Outgoing chancellor Richard J. Currie granted rare emeritus status

Dr. Allison McCain will become UNB's sixth modern day chancellor at a ceremony this fallAs an active alumnus, volunteer and honorary degree recipient, Allison McCain is no stranger to the University of New Brunswick. That relationship will only grow stronger now that New Brunswick’s Lieutenant-Governor and provincial government have approved Dr. McCain’s selection as UNB’s sixth modern day chancellor.

“We couldn’t be more pleased to welcome an internationally respected business leader like Allison McCain to the position of chancellor,” said Eddy Campbell, president of UNB. “Allison has earned a reputation as a gifted manager and leader who skillfully balances a genuine concern for his employees with a long-term vision for the company. We look forward to benefiting from his experience.”

The eldest son of Andrew and Marjorie McCain, Dr. McCain was born and raised in Florenceville, N.B. He earned a degree in electrical engineering from UNB in 1972 and went on to work for the New Brunswick Telephone Company before accepting a position with McCain Foods in 1975. Over the ensuing 32 years, he held a number of domestic and international positions with the world leader in frozen foods, produce and transportation, eventually becoming the company’s chair in 2004.

Dr. McCain has long been an active UNB volunteer and alumnus. In 2003, he was recruited to chair the university’s ‘Forging our Futures’ fundraising campaign, which exceeded its goal by raising an unprecedented $107 million – then a record in Atlantic Canada. Dr. McCain’s philanthropic activities extend well into the broader region, where he and McCain Foods support the arts, education, and numerous community activities and organizations.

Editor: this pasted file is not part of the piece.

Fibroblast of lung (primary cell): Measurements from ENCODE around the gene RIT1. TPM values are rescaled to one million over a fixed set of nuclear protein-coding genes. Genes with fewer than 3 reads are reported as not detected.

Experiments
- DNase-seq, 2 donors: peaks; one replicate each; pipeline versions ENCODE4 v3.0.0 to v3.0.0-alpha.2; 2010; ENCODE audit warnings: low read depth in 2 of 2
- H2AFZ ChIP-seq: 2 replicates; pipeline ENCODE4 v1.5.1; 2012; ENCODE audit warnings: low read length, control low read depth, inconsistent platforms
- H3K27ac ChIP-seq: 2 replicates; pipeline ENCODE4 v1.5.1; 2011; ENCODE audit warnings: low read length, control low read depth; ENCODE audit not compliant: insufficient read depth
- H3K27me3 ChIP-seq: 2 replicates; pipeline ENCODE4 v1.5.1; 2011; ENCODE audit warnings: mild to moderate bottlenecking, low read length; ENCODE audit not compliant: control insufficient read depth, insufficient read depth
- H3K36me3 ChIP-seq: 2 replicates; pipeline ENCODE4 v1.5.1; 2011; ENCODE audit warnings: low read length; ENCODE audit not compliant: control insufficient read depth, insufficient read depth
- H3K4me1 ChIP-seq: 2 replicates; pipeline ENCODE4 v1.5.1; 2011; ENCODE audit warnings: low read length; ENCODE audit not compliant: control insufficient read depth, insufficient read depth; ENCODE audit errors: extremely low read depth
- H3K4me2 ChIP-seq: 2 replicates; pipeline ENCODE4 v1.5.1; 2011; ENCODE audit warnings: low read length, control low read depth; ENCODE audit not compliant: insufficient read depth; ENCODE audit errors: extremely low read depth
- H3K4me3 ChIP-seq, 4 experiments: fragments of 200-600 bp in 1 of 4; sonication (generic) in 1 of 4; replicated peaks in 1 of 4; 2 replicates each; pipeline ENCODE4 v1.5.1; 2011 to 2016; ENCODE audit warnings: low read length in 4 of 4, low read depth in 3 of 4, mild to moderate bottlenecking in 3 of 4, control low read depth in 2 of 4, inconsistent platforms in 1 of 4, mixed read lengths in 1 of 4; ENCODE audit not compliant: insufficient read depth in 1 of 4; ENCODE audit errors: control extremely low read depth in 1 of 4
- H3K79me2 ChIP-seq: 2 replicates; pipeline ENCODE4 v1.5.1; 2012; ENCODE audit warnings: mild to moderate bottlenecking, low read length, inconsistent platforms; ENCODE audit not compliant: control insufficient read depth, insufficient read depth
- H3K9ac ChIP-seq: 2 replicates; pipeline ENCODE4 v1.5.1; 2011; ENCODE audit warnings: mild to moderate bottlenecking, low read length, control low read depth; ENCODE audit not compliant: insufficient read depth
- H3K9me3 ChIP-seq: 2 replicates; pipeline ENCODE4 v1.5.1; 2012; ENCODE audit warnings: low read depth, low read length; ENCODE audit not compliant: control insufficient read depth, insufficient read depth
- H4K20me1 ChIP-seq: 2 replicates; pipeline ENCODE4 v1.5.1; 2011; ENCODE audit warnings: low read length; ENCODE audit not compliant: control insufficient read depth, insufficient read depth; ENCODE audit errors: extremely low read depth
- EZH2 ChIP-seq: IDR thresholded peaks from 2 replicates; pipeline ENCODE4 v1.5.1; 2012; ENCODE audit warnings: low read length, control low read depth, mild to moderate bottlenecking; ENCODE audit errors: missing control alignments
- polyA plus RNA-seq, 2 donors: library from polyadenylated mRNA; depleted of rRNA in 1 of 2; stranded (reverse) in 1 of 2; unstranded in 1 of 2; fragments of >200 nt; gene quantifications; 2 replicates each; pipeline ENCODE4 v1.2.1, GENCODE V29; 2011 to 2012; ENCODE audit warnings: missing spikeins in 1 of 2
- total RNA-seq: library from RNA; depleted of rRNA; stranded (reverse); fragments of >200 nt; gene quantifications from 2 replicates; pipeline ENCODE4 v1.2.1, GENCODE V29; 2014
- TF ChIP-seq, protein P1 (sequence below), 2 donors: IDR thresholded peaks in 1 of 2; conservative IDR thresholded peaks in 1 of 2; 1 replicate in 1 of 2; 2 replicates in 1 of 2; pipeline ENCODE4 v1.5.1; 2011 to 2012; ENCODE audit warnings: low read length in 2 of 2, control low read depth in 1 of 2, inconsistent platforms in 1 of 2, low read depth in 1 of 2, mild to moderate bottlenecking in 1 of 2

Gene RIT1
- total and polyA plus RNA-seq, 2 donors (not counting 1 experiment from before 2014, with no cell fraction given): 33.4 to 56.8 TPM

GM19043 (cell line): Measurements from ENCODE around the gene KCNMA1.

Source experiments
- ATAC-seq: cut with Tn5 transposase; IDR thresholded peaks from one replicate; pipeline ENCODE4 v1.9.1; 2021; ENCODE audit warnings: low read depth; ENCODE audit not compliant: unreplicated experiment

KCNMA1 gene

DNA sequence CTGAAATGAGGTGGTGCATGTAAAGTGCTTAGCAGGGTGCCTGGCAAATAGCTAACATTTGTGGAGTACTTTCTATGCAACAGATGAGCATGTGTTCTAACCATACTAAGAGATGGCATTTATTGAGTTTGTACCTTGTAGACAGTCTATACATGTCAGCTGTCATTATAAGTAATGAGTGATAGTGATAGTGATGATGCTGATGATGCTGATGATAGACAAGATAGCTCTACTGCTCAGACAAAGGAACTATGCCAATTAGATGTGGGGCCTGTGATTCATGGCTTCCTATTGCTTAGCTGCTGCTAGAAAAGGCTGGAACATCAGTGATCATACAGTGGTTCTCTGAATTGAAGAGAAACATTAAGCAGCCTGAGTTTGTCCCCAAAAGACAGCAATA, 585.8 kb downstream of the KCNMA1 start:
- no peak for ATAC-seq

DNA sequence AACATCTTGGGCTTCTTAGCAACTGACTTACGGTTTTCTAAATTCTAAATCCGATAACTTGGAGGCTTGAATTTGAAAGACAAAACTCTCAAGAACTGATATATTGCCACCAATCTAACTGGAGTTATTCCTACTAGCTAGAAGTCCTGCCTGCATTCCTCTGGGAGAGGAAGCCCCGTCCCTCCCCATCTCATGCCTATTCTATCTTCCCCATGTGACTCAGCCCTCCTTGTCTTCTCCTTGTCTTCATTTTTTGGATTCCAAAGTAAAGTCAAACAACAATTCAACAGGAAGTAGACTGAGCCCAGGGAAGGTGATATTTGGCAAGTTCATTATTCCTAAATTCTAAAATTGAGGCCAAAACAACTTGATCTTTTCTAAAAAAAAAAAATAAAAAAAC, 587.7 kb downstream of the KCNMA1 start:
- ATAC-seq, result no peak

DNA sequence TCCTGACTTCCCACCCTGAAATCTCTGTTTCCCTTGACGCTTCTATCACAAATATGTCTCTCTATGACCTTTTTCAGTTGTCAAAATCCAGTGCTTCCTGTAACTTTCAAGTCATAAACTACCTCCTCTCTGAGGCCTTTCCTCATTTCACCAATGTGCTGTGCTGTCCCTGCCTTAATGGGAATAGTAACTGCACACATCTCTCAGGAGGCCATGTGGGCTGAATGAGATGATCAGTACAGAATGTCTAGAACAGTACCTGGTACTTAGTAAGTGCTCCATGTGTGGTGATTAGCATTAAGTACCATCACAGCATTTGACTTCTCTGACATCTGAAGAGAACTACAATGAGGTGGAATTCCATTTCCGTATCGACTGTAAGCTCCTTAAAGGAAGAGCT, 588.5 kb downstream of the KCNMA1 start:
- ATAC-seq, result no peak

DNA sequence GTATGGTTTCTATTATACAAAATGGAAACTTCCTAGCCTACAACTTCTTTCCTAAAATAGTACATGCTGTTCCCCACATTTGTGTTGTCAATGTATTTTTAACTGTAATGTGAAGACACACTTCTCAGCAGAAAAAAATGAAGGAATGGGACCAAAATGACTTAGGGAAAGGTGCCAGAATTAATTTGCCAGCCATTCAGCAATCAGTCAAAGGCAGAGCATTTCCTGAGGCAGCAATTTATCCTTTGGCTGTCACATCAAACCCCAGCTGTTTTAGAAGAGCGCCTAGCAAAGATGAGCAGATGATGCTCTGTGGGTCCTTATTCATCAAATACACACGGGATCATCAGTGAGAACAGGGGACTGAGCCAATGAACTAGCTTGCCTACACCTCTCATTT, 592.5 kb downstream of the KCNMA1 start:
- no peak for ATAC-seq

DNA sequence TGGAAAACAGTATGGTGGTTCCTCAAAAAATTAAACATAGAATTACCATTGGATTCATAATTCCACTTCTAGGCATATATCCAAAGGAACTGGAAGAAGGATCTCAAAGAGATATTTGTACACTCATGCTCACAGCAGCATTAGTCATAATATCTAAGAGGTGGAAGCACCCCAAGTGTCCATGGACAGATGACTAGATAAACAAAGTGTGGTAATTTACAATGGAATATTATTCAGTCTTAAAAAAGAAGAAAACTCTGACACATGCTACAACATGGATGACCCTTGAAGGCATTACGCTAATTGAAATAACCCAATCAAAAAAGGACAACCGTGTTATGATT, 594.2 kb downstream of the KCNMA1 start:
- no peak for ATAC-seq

Dr. McCain is also chair of the Beaverbrook Art Gallery’s board of governors, and serves on the board of the New Brunswick Business Council. In recognition of his many accomplishments and service to his community he was awarded an honorary degree from the University of New Brunswick in 2007.

Noting that Kathryn McCain – Dr. McCain’s sister – is currently chair of the UNB Board of Governors, Dr. Campbell said, “In Allison and Kathryn we have found individuals of great depth, talent and caring. Their experience and leadership will serve UNB well. What’s more, their respective backgrounds in engineering, business and the social sciences are a perfect reminder of the diversity of UNB’s expertise and program offerings.”

Dr. McCain will formally be installed as UNB’s chancellor as part of the university’s convocation celebrations next October. He will succeed Richard J. Currie, who has served as UNB’s chancellor since 2003.

Richard J. Currie to be named chancellor emeritus

Dr. Richard J. Currie, UNB's current chancellor, will be granted the rare honorary designation of chancellor emeritusThe university will grant Dr. Richard J. Currie the honorary designation of chancellor emeritus during his final graduation ceremonies at the end of May. He is only the second chancellor to receive such a distinction, following in the footsteps of Lady Violet Aitken who served as UNB’s chancellor from 1982 to 1991. UNB also plans to recognize Dr. Currie’s tenure as chancellor and the profound impact he has had on UNB and the lives of many of its students at a tribute dinner in the fall.

“In addition to his leadership and expertise, Dr. Currie has contributed immensely to UNB,” added Dr. Campbell. “The prestigious Currie Scholarships that benefit our students and the remarkable Richard J. CURRIE CENTER are but two of the more recent examples. We are extremely pleased that we will continue to benefit from his guidance and support.”

Born in Saint John, N.B., Dr. Currie attended UNB as a Beaverbrook Scholar, graduating from the Technical University of Nova Scotia with a degree in chemical engineering. Following a stint at Atlantic Sugar Refineries, he graduated from Harvard Business School and worked for management consultants McKinsey & Company before joining Loblaw Companies in 1972, serving as president for 25 years from 1976. He was named president of George Weston Ltd. in 1996 and, in 2002, was appointed the chair of BCE, Canada’s largest telecommunications company.

In addition to being Canada’s CEO of the Year in 2001 and being inducted into the Canadian Business Hall of Fame, Dr. Currie was named one of Canada’s 10 greatest chief executives of all-time by the Globe & Mail. In 1997, Dr. Currie became a Member of the Order of Canada. He was promoted to Officer in 2004.

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